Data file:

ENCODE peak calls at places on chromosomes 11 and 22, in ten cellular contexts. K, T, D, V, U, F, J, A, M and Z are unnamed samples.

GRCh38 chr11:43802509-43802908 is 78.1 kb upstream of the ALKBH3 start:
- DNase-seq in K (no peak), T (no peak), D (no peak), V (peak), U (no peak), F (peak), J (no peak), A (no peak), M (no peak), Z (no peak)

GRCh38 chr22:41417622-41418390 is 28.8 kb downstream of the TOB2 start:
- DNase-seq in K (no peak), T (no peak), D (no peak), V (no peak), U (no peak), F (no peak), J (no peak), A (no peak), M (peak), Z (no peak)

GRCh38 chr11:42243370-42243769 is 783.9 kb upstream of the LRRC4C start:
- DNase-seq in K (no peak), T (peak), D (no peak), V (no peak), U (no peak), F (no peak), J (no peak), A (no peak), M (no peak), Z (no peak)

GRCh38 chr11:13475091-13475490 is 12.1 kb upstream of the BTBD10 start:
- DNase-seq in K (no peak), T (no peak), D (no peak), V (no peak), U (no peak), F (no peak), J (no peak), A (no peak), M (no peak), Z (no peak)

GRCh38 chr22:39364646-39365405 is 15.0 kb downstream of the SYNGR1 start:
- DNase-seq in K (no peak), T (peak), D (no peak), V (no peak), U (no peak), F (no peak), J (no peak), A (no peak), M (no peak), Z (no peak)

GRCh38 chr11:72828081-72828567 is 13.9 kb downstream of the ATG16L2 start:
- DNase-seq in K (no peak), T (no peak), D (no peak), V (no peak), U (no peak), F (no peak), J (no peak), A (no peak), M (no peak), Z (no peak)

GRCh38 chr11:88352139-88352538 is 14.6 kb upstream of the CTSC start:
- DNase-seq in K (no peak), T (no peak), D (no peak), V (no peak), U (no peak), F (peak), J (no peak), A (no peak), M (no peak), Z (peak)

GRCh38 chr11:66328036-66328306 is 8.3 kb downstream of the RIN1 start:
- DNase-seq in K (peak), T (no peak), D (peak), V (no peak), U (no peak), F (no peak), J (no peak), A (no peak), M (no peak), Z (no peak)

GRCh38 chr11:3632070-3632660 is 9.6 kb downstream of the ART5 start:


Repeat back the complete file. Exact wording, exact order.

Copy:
ENCODE peak calls at places on chromosomes 11 and 22, in ten cellular contexts. K, T, D, V, U, F, J, A, M and Z are unnamed samples.

GRCh38 chr11:43802509-43802908 is 78.1 kb upstream of the ALKBH3 start:
- DNase-seq in K (no peak), T (no peak), D (no peak), V (peak), U (no peak), F (peak), J (no peak), A (no peak), M (no peak), Z (no peak)

GRCh38 chr22:41417622-41418390 is 28.8 kb downstream of the TOB2 start:
- DNase-seq in K (no peak), T (no peak), D (no peak), V (no peak), U (no peak), F (no peak), J (no peak), A (no peak), M (peak), Z (no peak)

GRCh38 chr11:42243370-42243769 is 783.9 kb upstream of the LRRC4C start:
- DNase-seq in K (no peak), T (peak), D (no peak), V (no peak), U (no peak), F (no peak), J (no peak), A (no peak), M (no peak), Z (no peak)

GRCh38 chr11:13475091-13475490 is 12.1 kb upstream of the BTBD10 start:
- DNase-seq in K (no peak), T (no peak), D (no peak), V (no peak), U (no peak), F (no peak), J (no peak), A (no peak), M (no peak), Z (no peak)

GRCh38 chr22:39364646-39365405 is 15.0 kb downstream of the SYNGR1 start:
- DNase-seq in K (no peak), T (peak), D (no peak), V (no peak), U (no peak), F (no peak), J (no peak), A (no peak), M (no peak), Z (no peak)

GRCh38 chr11:72828081-72828567 is 13.9 kb downstream of the ATG16L2 start:
- DNase-seq in K (no peak), T (no peak), D (no peak), V (no peak), U (no peak), F (no peak), J (no peak), A (no peak), M (no peak), Z (no peak)

GRCh38 chr11:88352139-88352538 is 14.6 kb upstream of the CTSC start:
- DNase-seq in K (no peak), T (no peak), D (no peak), V (no peak), U (no peak), F (peak), J (no peak), A (no peak), M (no peak), Z (peak)

GRCh38 chr11:66328036-66328306 is 8.3 kb downstream of the RIN1 start:
- DNase-seq in K (peak), T (no peak), D (peak), V (no peak), U (no peak), F (no peak), J (no peak), A (no peak), M (no peak), Z (no peak)

GRCh38 chr11:3632070-3632660 is 9.6 kb downstream of the ART5 start: